In Malaysia, tire maker Goodyear accused of unpaid wages, threats | Automotive industry news

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U.S. tire maker Goodyear Tire & Rubber Co. faces charges of unpaid wages, illegal overtime and threats to foreign workers at the Malaysian factory, according to court documents and complaints filed by workers.

In interviews with Reuters, six current and former foreign workers, as well as Malaysian labor department officials, say Goodyear made unjustified wage deductions, required excessive hours, and denied workers full access to their passports.

The department confirmed that it had imposed a fine on Goodyear in 2020 for overwork and underpaid foreign employees. A former worker said the company kept the passport illegally, showing Reuters a letter of recognition he signed in January 2020 when he recovered it eight years after he started working at Goodyear.

The complaints, which Reuters is the first to report, initially arose when 185 foreign workers filed three complaints against Goodyear Malaysia in the country’s industrial court, two in 2019 and one in 2020, for breach of a collective bargaining agreement. . The workers alleged that the company did not give them shift bonuses, annual bonuses and salary increases, even though these benefits were available to local staff, represented by a union.

The court ruled in favor of the foreign workers in two of the cases last year, saying they were entitled to the same rights as Malaysian employees, according to copies of the ruling posted on the court’s website. According to the ruling and the workers’ lawyer, Goodyear was ordered to pay wages and comply with the collective agreement.

About 150 payrolls of workers, which the lawyer said were presented to the court as evidence of unpaid wages and reviewed by Reuters, showed some migrants working up to 229 hours a month in overtime, exceeding the Malaysia limit of 104 hours.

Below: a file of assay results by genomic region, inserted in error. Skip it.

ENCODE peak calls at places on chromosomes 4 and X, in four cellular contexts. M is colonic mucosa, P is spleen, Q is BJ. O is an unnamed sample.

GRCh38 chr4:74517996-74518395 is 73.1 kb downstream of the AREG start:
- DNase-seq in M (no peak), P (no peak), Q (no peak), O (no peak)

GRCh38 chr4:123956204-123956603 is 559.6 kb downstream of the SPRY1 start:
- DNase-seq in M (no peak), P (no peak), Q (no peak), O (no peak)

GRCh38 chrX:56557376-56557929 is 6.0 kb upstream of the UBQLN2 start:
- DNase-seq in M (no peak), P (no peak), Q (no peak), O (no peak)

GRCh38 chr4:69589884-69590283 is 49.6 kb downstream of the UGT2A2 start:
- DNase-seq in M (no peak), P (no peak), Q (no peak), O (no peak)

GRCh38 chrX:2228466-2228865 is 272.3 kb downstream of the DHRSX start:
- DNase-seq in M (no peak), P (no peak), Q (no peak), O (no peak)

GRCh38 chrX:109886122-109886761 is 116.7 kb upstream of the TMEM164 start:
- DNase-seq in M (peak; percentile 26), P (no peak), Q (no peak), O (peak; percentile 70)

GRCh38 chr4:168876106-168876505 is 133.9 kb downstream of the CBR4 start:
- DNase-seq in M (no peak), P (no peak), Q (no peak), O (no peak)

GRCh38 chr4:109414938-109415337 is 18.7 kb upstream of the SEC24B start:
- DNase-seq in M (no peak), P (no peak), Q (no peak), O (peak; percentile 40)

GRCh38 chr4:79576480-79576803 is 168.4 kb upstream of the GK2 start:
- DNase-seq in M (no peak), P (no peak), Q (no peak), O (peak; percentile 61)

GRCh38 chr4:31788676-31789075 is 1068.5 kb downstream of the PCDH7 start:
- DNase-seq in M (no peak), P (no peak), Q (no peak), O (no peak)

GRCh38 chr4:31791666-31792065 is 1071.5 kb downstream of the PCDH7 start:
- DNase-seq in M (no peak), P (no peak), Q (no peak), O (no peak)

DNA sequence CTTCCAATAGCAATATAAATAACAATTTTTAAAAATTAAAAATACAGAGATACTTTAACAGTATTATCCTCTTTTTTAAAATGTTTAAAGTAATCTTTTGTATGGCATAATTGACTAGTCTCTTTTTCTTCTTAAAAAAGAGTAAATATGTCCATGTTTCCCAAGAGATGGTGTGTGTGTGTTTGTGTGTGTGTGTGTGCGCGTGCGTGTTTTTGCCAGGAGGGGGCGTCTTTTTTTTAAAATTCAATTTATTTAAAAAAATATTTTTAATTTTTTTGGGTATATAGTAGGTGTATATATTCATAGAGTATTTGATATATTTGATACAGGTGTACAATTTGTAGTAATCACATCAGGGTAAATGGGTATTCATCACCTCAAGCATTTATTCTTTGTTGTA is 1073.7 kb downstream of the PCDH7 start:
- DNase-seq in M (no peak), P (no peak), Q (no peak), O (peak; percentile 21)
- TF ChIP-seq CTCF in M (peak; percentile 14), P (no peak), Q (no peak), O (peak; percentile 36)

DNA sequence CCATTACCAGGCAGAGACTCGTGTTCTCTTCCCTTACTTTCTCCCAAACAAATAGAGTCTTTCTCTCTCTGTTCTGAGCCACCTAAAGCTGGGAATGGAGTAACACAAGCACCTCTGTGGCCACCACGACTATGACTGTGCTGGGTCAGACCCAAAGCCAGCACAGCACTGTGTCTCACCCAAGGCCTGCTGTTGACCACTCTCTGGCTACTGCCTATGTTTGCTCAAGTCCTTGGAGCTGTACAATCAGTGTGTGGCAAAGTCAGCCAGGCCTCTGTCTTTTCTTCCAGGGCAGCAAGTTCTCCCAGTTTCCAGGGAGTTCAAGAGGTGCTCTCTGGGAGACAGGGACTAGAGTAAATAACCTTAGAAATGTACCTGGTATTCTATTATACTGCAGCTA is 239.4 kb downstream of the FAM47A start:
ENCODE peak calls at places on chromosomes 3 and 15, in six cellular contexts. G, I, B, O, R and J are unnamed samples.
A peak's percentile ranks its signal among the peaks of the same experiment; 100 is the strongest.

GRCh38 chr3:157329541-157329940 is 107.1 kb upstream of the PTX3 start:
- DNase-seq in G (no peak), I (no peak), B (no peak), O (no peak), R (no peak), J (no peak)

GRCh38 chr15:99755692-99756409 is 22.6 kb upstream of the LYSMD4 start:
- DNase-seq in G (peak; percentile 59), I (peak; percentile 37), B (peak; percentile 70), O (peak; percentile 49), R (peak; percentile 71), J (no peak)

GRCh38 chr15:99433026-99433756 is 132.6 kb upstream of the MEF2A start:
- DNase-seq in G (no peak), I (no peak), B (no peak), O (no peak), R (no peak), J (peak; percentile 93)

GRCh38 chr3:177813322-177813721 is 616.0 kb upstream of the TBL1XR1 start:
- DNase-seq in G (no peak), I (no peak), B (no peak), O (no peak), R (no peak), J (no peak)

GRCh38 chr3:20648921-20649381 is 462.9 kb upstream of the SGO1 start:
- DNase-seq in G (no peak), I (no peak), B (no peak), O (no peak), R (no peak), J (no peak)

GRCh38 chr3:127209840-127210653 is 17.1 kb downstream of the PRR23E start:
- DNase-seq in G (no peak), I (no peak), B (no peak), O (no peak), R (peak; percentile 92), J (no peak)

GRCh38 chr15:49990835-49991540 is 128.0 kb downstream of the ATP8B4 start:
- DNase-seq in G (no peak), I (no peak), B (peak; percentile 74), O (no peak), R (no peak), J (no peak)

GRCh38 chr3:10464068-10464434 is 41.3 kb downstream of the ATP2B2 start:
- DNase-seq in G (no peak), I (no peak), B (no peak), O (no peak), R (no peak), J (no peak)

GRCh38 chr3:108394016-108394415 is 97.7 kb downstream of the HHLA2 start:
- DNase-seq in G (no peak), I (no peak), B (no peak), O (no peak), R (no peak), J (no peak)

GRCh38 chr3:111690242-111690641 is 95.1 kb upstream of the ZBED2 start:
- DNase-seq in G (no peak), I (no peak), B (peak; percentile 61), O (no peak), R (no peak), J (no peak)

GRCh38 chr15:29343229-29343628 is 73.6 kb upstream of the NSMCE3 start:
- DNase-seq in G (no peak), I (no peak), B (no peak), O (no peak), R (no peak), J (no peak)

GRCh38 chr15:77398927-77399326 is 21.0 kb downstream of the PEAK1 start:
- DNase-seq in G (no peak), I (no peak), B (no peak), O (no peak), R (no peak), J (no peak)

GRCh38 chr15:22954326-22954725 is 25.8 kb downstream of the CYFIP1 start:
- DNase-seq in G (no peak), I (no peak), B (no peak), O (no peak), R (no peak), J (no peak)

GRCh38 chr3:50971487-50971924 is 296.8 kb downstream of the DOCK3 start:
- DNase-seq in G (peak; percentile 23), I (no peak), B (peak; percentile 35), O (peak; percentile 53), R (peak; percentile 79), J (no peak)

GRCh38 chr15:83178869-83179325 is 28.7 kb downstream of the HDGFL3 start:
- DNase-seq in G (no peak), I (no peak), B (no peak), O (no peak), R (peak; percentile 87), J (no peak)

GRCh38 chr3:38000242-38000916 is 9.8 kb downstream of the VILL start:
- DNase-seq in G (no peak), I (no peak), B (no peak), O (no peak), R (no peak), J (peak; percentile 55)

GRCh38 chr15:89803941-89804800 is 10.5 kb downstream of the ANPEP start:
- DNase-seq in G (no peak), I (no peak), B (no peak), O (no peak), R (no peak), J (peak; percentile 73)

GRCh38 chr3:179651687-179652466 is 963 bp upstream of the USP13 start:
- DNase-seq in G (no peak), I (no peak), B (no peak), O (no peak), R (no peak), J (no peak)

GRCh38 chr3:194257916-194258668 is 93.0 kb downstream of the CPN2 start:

“Discrimination”

Foreign workers are claiming about 5 million ringgit ($ 1.21 million) in unpaid wages, said their lawyer, Chandra Segaran Rajandran. The workers are from Nepal, Myanmar and India.

“It puts them in a situation where they are denied all rights under what (the law) provides,” he said, adding that it amounted to “discrimination”.

Goodyear Malaysia has said foreign workers are not entitled to the same benefits as non-union members [File: Tom Brenner/Reuters]

Goodyear, one of the world’s largest tire manufacturers, has challenged the two verdicts in high court. The appeal decision is expected on July 26. The verdict in the third case, on the same issues, will have to be published in the coming weeks.

Goodyear declined to comment on any of the allegations, citing the lawsuit. According to the court ruling last year, Goodyear Malaysia argued that foreign workers are not entitled to the benefits of the collective agreement because they are not members of a union.

According to the ruling, a union representative stated that foreign workers have the right to join and are entitled to benefits from the collective agreement even if they are not members. The court agreed that the employment scope of foreign workers gave them the right to these benefits.

Goodyear told Reuters that it has strong policies and practices related to and protecting human rights.

“We take allegations of misconduct related to our partners, operations and supply chain seriously,” a representative said in an email.

The union, the National Union of Employees of Rubber Product Manufacturing Companies, did not respond to Reuters ‘requests for workers’ complaints.

Goodyear’s operation in Malaysia is jointly owned by the country’s largest fund manager, Permodalan Nasional Berhad, who conducted consultations with Goodyear.

After the lawsuits, intimidation

Workers said they faced bullying from Goodyear after filing the lawsuits. Goodyear declined to comment.

“The company had different rules for different groups of workers,” said Sharan Kumar Rai, who filed one of the lawsuits and worked at Goodyear in Malaysia from 2012 until last year.

Foreign workers filed the first two lawsuits in July 2019. Shortly afterwards, Goodyear asked some to sign letters, without his lawyer’s knowledge, that they would withdraw the lawsuit, according to his lawyer, the police complaints filed. in October 2019 and a copy of the letter seen by Reuters. Reporting a complaint to the police does not always lead to criminal charges, but can trigger an investigation.

Industrial court president Anna Ng Fui Choo said in her ruling that the letter “was an act of unfair labor practice.”

The Malaysian labor department told Reuters that it had investigated and charged Goodyear in 2020 for nine violations of labor laws, which were unrelated to lawsuits, overtime and unjustified wage deductions. He fined Goodyear 41,500 ringgit ($ 10,050).

Malaysia has in recent years faced accusations from its own Ministry of Human Resources and U.S. authorities of labor abuse in its factories, which rely on millions of migrant workers to manufacture from palm oil to medical gloves and iPhone components.





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